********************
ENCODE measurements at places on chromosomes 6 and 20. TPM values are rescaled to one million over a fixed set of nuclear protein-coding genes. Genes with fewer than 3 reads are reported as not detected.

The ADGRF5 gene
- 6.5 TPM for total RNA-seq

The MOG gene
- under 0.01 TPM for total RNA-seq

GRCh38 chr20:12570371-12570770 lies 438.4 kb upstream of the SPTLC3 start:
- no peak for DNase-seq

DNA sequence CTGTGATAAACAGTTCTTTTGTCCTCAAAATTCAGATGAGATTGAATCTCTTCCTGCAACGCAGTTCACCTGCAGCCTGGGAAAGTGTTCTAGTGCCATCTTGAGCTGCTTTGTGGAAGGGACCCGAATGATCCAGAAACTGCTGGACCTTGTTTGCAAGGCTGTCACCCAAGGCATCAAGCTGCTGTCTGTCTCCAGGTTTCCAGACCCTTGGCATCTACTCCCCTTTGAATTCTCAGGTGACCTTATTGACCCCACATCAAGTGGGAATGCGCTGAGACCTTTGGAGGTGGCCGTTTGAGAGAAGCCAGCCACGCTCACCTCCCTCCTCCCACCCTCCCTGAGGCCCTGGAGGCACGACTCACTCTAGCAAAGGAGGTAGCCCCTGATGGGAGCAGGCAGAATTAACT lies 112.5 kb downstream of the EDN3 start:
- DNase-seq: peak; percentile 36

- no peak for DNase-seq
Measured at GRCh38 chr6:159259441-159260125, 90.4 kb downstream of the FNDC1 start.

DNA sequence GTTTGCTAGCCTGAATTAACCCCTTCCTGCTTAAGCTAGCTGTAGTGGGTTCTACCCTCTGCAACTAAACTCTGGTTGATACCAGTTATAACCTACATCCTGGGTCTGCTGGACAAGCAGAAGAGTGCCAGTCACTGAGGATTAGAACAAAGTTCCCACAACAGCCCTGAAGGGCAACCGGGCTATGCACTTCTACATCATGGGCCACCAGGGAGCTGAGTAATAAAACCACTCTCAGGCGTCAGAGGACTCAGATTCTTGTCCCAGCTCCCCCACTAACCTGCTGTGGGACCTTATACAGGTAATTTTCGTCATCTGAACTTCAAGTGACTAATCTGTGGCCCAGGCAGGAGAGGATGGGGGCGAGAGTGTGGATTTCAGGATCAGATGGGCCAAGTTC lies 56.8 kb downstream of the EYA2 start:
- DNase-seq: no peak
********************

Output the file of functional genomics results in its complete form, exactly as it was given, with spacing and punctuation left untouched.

ENCODE measurements at places on chromosomes 6 and 20. TPM values are rescaled to one million over a fixed set of nuclear protein-coding genes. Genes with fewer than 3 reads are reported as not detected.

The ADGRF5 gene
- 6.5 TPM for total RNA-seq

The MOG gene
- under 0.01 TPM for total RNA-seq

GRCh38 chr20:12570371-12570770 lies 438.4 kb upstream of the SPTLC3 start:
- no peak for DNase-seq

DNA sequence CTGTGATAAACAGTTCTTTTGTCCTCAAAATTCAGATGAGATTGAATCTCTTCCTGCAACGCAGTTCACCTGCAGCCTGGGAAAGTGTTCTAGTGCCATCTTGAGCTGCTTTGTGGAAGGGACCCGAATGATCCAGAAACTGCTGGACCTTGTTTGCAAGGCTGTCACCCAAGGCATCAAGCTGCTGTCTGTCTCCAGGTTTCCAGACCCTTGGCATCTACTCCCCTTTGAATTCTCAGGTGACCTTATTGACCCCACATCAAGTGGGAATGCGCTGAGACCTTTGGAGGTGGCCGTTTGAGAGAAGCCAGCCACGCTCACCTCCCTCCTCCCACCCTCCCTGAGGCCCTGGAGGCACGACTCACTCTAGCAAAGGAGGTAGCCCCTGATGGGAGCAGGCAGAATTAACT lies 112.5 kb downstream of the EDN3 start:
- DNase-seq: peak; percentile 36

- no peak for DNase-seq
Measured at GRCh38 chr6:159259441-159260125, 90.4 kb downstream of the FNDC1 start.

DNA sequence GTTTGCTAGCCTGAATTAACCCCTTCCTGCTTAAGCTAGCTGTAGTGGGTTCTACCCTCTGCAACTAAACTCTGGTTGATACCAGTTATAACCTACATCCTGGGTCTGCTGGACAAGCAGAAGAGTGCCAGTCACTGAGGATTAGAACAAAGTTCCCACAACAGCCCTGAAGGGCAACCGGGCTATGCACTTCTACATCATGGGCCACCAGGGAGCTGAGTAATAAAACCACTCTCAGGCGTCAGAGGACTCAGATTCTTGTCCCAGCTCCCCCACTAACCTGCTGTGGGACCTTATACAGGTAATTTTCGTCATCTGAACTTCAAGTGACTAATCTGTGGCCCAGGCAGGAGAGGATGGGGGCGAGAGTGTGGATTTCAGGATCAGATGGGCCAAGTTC lies 56.8 kb downstream of the EYA2 start:
- DNase-seq: no peak